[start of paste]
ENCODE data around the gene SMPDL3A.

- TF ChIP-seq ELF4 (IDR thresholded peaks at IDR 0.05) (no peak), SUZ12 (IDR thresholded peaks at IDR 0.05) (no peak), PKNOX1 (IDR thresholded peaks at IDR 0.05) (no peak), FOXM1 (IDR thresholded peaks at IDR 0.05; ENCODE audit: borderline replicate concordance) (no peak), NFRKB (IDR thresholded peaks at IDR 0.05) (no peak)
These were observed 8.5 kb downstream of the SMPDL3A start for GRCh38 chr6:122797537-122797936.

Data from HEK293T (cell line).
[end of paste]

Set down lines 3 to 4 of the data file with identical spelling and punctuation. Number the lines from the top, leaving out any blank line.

These were observed 8.5 kb downstream of the SMPDL3A start for GRCh38 chr6:122797537-122797936.

Data from HEK293T (cell line).